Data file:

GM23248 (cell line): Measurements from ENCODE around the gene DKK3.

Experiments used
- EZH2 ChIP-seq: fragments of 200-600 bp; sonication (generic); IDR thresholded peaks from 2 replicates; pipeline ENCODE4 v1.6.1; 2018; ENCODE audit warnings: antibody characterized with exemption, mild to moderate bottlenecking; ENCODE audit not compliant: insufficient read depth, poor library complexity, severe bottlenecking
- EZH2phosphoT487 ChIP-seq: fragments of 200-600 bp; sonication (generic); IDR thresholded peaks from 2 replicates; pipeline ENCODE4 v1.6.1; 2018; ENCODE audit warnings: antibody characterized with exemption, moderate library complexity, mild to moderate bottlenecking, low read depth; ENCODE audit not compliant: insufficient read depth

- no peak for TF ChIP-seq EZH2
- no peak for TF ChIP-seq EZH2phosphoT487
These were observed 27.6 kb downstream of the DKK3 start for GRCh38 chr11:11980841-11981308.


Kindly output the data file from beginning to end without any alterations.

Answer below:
GM23248 (cell line): Measurements from ENCODE around the gene DKK3.

Experiments used
- EZH2 ChIP-seq: fragments of 200-600 bp; sonication (generic); IDR thresholded peaks from 2 replicates; pipeline ENCODE4 v1.6.1; 2018; ENCODE audit warnings: antibody characterized with exemption, mild to moderate bottlenecking; ENCODE audit not compliant: insufficient read depth, poor library complexity, severe bottlenecking
- EZH2phosphoT487 ChIP-seq: fragments of 200-600 bp; sonication (generic); IDR thresholded peaks from 2 replicates; pipeline ENCODE4 v1.6.1; 2018; ENCODE audit warnings: antibody characterized with exemption, moderate library complexity, mild to moderate bottlenecking, low read depth; ENCODE audit not compliant: insufficient read depth

- no peak for TF ChIP-seq EZH2
- no peak for TF ChIP-seq EZH2phosphoT487
These were observed 27.6 kb downstream of the DKK3 start for GRCh38 chr11:11980841-11981308.